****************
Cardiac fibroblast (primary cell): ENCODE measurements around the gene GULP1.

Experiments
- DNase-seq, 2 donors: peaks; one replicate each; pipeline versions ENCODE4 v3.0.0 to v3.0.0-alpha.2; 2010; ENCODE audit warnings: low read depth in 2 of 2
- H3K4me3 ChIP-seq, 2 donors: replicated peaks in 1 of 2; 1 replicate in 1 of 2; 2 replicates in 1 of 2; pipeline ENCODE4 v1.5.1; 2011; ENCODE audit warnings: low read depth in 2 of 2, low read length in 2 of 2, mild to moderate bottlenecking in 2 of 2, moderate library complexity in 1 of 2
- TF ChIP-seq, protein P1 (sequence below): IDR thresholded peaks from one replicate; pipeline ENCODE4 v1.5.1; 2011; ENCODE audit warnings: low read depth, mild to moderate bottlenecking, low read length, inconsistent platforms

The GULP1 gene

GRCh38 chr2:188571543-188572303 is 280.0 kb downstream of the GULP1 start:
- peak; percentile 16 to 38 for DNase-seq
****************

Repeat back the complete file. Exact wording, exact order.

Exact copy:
Cardiac fibroblast (primary cell): ENCODE measurements around the gene GULP1.

Experiments
- DNase-seq, 2 donors: peaks; one replicate each; pipeline versions ENCODE4 v3.0.0 to v3.0.0-alpha.2; 2010; ENCODE audit warnings: low read depth in 2 of 2
- H3K4me3 ChIP-seq, 2 donors: replicated peaks in 1 of 2; 1 replicate in 1 of 2; 2 replicates in 1 of 2; pipeline ENCODE4 v1.5.1; 2011; ENCODE audit warnings: low read depth in 2 of 2, low read length in 2 of 2, mild to moderate bottlenecking in 2 of 2, moderate library complexity in 1 of 2
- TF ChIP-seq, protein P1 (sequence below): IDR thresholded peaks from one replicate; pipeline ENCODE4 v1.5.1; 2011; ENCODE audit warnings: low read depth, mild to moderate bottlenecking, low read length, inconsistent platforms

The GULP1 gene

GRCh38 chr2:188571543-188572303 is 280.0 kb downstream of the GULP1 start:
- peak; percentile 16 to 38 for DNase-seq